Deeds Not Words: Senate Finance Committee Explores Health Insurance Exchange Progress

By Allison Johnson and Sarah Dash

With a scarce eight months to go until open enrollment begins for the new health insurance marketplaces known as exchanges, the Senate Finance Committee held a hearing yesterday to examine the progress of building health insurance marketplaces, better known as exchanges. The committee heard from four witnesses: Gary Cohen, Deputy Administrator and Director of CCIIO, Don Hughes, Advisor to Governor Jan Brewer of Arizona, Christine Ferguson, Director of the Rhode Island Health Benefit Exchange and Bettina Tweardy- Riveros, Chair of the Delaware Health Care Commission and Advisor to Governor Jack Markell. Over the course of two panels, witnesses provided updates and answered questions regarding the current status of the exchanges and the challenges they anticipate going forward towards the critical October 1st, 2013 open enrollment date and the start of coverage next January 1.

Committee members focused their questions on key aspects of exchange readiness, including development of the technology that will connect individuals and small businesses with issuers in the exchanges. Members on both sides expressed concern over the readiness of the federal Data Services Hub, which will coordinate data from federal agencies (including the Social Security Administration, Department of Homeland Security and Internal Revenue Service) to determine eligibility for public coverage and premium subsidies. The Data Services Hub has undergone extensive technical evaluation across agencies “and will soon begin to test the hub with States that are the furthest along with implementing their marketplaces.”

Committee members also posed questions regarding enrollment, including Senator Orrin Hatch (R-UT) who expressed concerns about the tight timeline between the establishment of open enrollment October 1, 2013 and the provision of benefits next January. He cited the example of the Medicare Part D benefit that had a two-year lag between application and coverage. Mr. Cohen testified “regardless of who operates the Marketplace, CMS is working to ensure streamlined and secure access to a variety of information sources that are essential for operation.” He continued that the exchanges will be on track to fulfill the one of the key aims of the law: to provide a one-stop shop for public or private coverage. Mr. Cohen further noted that a broad public education campaign is planned for later this year to alert the public about the open enrollment process. Mr. Cohen testified that the federal portal for health reform, has undergone consumer testing to assess its ease of use and accessibility.

The process of actually enrolling individuals via the exchanges was also discussed including the funding structure and role of Navigators and in-person Assisters and the role of licensed brokers for enrolling individuals and employers through the Marketplace.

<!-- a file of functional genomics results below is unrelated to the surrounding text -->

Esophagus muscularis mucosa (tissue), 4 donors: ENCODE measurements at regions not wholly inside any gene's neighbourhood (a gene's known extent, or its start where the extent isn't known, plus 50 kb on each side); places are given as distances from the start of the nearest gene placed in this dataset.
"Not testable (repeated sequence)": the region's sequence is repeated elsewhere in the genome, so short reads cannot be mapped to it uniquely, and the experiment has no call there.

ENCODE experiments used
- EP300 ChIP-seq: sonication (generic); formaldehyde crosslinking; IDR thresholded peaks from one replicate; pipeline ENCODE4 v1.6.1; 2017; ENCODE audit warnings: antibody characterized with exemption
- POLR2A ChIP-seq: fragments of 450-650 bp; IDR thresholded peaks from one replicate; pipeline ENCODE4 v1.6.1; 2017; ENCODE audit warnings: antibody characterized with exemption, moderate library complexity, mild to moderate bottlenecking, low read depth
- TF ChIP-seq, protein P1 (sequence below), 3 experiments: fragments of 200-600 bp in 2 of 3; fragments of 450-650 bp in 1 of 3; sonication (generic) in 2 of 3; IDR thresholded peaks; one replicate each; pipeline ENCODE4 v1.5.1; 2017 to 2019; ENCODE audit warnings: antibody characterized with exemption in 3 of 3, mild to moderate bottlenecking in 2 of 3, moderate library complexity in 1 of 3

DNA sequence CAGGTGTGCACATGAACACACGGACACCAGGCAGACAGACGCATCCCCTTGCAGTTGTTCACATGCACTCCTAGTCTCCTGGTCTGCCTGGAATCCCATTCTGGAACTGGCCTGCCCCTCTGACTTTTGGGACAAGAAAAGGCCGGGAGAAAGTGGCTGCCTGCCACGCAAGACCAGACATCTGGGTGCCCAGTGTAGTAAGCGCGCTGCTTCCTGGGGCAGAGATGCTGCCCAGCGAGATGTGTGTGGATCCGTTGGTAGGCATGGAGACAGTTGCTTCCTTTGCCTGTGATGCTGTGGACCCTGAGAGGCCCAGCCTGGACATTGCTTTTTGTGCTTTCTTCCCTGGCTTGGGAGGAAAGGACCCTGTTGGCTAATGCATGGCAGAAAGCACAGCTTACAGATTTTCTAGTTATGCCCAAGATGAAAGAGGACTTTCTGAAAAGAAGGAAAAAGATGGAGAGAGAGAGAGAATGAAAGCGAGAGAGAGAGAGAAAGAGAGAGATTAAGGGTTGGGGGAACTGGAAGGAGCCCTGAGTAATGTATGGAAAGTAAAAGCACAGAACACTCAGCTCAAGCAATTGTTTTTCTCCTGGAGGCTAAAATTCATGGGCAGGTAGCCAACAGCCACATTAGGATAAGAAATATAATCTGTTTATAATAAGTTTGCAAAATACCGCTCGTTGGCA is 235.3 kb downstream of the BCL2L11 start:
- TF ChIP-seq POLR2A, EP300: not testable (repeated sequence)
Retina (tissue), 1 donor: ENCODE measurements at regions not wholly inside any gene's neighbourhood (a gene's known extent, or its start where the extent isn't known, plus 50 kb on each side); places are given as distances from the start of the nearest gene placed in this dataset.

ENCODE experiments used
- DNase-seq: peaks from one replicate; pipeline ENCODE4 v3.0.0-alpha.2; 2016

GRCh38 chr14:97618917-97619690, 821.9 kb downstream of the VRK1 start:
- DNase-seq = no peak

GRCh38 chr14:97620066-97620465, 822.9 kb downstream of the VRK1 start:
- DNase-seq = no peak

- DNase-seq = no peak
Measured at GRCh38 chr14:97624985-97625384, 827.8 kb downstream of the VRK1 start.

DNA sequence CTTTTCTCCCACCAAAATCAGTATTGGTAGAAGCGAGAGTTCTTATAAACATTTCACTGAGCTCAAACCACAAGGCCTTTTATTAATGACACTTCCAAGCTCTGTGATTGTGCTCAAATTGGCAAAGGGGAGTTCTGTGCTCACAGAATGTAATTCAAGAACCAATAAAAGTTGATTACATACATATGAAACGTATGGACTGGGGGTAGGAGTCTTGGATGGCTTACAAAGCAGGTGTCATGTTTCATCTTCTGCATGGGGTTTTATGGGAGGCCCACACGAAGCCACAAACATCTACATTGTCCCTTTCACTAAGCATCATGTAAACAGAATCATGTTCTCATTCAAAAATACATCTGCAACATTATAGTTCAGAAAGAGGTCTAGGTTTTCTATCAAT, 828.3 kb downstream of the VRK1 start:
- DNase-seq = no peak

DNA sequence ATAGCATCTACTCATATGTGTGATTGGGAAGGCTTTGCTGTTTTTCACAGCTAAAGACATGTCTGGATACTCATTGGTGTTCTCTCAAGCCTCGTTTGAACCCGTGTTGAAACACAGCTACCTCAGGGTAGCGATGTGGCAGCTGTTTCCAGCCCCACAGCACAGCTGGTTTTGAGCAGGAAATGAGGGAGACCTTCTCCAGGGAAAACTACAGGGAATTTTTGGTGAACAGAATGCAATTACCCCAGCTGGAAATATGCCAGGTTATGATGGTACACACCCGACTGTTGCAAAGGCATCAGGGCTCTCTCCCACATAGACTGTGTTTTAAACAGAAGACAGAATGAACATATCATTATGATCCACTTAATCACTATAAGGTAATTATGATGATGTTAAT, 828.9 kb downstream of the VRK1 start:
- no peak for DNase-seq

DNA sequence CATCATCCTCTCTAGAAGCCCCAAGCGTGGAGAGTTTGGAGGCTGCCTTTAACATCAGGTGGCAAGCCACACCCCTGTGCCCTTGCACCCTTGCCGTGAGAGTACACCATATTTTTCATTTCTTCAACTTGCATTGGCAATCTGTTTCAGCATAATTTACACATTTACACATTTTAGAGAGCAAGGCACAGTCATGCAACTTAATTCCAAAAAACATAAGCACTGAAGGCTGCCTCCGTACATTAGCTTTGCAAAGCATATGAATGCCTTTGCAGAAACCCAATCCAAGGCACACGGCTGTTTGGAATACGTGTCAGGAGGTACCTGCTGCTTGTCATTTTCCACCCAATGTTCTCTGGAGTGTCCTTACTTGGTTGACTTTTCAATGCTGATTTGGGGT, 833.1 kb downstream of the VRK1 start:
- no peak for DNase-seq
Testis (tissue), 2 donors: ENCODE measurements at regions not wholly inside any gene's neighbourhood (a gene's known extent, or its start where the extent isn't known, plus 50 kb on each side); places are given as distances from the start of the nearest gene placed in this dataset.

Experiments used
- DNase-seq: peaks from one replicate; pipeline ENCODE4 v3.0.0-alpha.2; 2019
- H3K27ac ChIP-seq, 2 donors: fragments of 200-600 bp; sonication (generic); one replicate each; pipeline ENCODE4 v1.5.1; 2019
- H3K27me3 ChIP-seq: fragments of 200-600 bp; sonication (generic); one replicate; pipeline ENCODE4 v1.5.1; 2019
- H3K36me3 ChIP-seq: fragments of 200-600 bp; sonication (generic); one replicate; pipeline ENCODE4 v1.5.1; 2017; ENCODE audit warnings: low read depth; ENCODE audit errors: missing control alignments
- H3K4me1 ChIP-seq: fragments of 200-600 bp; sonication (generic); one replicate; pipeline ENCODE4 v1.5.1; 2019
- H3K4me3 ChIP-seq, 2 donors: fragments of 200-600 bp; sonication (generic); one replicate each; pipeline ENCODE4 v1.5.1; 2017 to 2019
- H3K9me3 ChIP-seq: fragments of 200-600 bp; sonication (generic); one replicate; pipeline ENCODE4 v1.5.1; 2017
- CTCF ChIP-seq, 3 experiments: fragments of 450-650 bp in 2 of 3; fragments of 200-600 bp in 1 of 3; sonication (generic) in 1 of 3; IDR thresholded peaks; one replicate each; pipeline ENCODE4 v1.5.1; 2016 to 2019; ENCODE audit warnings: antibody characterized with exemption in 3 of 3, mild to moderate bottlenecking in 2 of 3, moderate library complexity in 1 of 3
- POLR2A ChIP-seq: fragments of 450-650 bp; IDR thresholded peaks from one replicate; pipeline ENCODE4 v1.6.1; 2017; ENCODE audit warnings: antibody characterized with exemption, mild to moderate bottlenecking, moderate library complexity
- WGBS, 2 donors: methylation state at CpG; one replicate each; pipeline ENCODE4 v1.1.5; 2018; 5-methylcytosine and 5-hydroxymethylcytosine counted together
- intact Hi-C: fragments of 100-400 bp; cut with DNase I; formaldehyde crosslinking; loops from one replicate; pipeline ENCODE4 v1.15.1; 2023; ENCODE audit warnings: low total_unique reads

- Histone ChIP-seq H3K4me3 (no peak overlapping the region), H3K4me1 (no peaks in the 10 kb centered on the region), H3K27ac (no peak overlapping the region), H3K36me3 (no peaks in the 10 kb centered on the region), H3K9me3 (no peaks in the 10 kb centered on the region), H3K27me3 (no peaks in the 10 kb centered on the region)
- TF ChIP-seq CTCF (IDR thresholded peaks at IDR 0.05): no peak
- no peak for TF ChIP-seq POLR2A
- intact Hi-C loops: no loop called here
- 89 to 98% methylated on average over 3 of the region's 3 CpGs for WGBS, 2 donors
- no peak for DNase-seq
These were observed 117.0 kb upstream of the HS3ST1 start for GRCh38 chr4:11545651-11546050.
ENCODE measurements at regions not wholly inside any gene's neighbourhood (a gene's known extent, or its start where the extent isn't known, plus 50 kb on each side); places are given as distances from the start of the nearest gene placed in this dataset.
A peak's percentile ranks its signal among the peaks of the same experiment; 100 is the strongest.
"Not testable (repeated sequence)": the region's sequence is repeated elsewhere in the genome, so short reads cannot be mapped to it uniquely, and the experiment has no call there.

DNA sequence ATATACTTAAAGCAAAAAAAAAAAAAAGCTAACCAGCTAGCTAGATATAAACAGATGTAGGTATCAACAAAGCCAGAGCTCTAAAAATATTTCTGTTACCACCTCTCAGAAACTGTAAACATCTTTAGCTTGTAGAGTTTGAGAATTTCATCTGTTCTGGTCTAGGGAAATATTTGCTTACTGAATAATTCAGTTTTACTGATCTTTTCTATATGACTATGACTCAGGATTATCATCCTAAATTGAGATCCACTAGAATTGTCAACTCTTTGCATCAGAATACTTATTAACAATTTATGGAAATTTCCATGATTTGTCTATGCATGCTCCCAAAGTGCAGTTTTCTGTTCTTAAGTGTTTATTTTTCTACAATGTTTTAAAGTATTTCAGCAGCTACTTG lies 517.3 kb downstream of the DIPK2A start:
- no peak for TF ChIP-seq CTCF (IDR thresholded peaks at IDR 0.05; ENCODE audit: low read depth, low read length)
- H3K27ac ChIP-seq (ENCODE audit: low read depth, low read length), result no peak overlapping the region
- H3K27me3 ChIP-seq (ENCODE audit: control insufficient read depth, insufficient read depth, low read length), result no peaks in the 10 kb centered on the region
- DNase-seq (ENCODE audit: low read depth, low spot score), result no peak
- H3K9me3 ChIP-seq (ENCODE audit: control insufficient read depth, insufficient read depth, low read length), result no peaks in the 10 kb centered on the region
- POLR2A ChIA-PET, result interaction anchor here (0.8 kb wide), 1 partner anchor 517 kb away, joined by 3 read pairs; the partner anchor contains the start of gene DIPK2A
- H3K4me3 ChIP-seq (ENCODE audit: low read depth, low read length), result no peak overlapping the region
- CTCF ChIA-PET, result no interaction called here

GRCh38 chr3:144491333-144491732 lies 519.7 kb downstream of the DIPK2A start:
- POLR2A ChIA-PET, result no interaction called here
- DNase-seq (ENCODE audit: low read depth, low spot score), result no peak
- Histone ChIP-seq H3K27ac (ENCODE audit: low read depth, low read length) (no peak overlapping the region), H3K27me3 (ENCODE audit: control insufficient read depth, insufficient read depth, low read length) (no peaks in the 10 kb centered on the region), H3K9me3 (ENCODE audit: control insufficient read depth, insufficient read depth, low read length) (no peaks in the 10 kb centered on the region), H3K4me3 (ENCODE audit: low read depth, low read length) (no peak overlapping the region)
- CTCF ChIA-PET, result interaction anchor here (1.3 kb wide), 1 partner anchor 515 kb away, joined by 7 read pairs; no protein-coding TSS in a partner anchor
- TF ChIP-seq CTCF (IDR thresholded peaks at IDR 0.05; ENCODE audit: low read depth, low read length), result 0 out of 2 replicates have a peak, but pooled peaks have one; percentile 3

Despite the sometimes tough questioning about progress on exchanges, several committee members recognized the broader potential role of the exchanges in achieving the ACA’s goal of better health and healthcare for Americans. The witnesses from Delaware and Rhode Island provided enlightening testimony on this front, demonstrating that they are thinking beyond basic operational readiness to figuring out the best way to leverage the exchange to achieve better outcomes. For example, Ms. Tweardy-Riveros emphasized the role of Delaware’s plan certification process to push issuers to participate in the state’s health information technology network. Ms. Ferguson emphasized Rhode Island’s past efforts with health reform including the establishment of the Rhode Island’s Chronic Care Sustainability Initiative in 2008 that promotes patient-centered medical homes, and how these experiences have helped guide the “vision, mission and principles” of the Rhode Island Exchange.

Members also pushed the witnesses on other provisions of the law, including the Basic Health Plan that HHS has acknowledged appears unlikely to be established before 2015, future funding of CO-OP’s that was shelved as part of the fiscal cliff deal in December 2012, and whether or not the federal high risk pools (PCIP) will have enough funds to reach December 31, 2013.

The hearing yesterday highlighted the significant work that has already been accomplished by states. However, the questions raised by committee members are a reminder of the lengthy to-do list that still confronts states and the federal agencies tasked with implementation. With today‘s deadline for states to notify HHS whether or not they intend to operate a state-based exchange and less than eight months before enrollment begins, the issues highlighted by members of the Senate Finance Committee illustrate the many essential decisions left to be made at both the state and federal level. As key deadlines near, Senator Baucus requested that Mr. Cohen provide a comprehensive list of the remaining benchmarks and their estimated dates of completion to the Committee by next Tuesday, February 19. The Chairman suggested that the success of the Exchanges, indeed the entire health reform law, rests on the actual deeds, rather than the words of state and federal administrators.

The opinions expressed here are solely those of the individual blog post authors and do not represent the views of Georgetown University, the Center on Health Insurance Reforms, any organization that the author is affiliated with, or the opinions of any other author who publishes on this blog.